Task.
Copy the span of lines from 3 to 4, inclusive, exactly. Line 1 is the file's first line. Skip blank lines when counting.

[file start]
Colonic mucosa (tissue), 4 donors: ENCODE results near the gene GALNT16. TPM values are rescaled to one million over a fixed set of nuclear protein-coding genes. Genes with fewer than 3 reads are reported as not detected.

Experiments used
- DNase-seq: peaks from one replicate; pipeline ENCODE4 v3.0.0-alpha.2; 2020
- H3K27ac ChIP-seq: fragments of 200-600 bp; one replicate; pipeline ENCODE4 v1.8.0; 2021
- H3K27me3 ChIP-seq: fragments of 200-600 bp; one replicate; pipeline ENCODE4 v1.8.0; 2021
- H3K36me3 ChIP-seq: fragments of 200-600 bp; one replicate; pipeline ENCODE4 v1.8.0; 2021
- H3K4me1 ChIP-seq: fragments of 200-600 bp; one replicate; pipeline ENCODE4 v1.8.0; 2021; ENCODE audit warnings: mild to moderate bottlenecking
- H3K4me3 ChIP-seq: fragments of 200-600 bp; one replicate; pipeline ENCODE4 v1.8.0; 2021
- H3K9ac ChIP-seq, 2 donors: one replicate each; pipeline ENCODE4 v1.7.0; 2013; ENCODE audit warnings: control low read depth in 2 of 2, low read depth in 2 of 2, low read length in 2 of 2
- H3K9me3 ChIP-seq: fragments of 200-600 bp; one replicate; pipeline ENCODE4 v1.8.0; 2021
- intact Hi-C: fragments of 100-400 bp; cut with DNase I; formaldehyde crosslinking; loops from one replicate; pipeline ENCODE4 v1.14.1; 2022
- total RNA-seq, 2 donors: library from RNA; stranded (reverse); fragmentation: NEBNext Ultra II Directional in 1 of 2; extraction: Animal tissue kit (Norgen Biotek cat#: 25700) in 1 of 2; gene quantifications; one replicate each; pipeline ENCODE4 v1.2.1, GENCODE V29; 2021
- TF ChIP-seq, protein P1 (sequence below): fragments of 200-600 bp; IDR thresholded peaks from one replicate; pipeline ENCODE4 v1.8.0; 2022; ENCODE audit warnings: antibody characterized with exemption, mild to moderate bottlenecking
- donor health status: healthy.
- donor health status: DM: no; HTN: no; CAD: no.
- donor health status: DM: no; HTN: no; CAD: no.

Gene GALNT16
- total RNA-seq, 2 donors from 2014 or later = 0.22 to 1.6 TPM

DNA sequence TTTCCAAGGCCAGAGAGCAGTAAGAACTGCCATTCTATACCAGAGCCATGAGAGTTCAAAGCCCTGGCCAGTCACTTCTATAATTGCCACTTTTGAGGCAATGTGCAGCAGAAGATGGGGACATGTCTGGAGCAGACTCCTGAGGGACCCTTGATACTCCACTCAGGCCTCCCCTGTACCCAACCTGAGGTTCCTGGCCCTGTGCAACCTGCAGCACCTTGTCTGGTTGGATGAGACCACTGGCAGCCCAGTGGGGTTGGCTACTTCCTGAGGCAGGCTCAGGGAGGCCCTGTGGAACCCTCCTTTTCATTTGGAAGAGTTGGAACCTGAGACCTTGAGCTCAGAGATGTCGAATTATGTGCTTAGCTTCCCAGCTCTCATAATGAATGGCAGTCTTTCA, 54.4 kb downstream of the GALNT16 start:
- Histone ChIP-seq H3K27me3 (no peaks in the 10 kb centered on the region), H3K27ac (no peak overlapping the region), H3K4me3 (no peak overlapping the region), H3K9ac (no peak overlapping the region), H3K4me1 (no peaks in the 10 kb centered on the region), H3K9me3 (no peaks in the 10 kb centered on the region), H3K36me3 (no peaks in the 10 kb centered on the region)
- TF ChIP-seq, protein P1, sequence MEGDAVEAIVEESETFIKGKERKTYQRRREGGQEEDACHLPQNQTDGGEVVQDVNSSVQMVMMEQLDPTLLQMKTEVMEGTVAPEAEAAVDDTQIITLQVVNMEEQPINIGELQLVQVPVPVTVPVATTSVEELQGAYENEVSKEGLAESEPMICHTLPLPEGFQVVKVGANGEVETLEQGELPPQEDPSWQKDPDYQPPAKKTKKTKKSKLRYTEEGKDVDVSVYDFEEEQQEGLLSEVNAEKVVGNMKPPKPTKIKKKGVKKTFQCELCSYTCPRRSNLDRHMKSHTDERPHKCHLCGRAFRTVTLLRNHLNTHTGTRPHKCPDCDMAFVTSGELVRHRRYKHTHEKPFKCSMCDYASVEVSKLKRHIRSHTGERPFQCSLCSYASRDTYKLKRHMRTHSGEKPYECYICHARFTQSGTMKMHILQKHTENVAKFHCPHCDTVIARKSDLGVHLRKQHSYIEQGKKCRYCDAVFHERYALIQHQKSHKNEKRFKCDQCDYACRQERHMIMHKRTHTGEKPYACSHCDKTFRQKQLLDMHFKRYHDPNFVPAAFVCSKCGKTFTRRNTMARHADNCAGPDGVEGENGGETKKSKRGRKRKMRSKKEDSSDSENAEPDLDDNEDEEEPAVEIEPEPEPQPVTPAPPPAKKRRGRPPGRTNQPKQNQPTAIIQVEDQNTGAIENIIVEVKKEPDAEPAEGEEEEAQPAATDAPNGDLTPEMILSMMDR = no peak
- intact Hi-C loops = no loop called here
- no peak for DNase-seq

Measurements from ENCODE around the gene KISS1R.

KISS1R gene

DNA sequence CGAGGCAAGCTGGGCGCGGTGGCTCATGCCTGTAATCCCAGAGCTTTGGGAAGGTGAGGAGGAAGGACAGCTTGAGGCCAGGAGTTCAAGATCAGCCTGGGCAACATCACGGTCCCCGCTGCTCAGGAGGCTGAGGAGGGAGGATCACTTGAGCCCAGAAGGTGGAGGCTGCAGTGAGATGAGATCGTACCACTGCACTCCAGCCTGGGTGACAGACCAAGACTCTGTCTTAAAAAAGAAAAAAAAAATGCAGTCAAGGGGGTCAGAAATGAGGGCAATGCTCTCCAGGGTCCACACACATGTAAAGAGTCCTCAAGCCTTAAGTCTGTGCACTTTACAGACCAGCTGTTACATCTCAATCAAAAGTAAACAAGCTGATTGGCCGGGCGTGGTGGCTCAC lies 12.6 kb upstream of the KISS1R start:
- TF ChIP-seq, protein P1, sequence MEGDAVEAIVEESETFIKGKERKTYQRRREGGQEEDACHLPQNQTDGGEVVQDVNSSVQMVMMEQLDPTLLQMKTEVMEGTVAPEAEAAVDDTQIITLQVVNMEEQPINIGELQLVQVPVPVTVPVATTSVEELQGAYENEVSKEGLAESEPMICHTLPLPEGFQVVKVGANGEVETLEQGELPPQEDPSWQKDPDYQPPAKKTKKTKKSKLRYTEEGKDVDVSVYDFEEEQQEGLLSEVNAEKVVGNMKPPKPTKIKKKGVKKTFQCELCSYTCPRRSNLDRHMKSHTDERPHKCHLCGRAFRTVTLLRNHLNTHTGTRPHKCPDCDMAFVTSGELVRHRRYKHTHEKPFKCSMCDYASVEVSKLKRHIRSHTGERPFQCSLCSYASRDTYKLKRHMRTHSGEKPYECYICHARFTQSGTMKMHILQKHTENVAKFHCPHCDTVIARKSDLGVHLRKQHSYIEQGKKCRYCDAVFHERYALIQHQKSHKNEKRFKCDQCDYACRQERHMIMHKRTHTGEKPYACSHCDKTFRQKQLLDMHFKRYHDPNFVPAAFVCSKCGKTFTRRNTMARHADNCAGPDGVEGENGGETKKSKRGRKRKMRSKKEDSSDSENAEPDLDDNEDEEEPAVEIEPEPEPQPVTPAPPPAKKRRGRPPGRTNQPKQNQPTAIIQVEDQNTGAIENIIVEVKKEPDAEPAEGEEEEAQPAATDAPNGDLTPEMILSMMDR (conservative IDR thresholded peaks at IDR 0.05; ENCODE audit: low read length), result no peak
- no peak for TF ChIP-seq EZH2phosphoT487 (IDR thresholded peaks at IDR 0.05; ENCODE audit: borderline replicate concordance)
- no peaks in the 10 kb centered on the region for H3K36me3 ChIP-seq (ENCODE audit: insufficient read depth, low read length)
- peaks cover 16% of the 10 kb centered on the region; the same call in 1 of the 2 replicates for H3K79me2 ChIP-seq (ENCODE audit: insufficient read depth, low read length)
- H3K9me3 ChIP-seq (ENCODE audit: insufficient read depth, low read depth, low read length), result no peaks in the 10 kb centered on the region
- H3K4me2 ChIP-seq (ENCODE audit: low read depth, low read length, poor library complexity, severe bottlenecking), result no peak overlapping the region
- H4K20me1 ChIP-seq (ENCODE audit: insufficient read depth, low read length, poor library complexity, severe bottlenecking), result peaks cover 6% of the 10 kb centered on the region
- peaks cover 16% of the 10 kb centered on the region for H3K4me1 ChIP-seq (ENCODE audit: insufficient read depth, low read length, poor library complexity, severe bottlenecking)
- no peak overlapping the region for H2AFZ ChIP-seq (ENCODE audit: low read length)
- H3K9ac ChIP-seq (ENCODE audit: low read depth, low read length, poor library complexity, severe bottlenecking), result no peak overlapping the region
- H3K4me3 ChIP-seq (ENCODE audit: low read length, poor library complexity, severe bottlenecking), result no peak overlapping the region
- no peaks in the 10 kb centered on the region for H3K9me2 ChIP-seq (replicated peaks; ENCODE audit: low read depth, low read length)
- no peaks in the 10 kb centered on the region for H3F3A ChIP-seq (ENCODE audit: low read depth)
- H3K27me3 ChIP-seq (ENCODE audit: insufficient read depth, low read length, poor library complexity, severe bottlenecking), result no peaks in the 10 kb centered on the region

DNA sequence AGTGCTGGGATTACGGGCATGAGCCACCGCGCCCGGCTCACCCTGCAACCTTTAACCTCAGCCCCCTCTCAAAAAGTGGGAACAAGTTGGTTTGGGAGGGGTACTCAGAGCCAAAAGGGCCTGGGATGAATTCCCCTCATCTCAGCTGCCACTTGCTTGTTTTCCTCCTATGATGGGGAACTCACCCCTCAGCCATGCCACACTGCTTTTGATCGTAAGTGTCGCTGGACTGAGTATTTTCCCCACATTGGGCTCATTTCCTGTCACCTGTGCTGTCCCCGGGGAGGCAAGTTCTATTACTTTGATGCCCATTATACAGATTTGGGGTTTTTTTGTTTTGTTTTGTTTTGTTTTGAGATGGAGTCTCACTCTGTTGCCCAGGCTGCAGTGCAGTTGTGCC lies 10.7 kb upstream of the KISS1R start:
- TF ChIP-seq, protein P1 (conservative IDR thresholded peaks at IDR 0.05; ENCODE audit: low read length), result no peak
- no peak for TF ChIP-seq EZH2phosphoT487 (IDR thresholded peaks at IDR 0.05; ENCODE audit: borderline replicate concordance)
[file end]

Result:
- DNase-seq: peaks from one replicate; pipeline ENCODE4 v3.0.0-alpha.2; 2020
- H3K27ac ChIP-seq: fragments of 200-600 bp; one replicate; pipeline ENCODE4 v1.8.0; 2021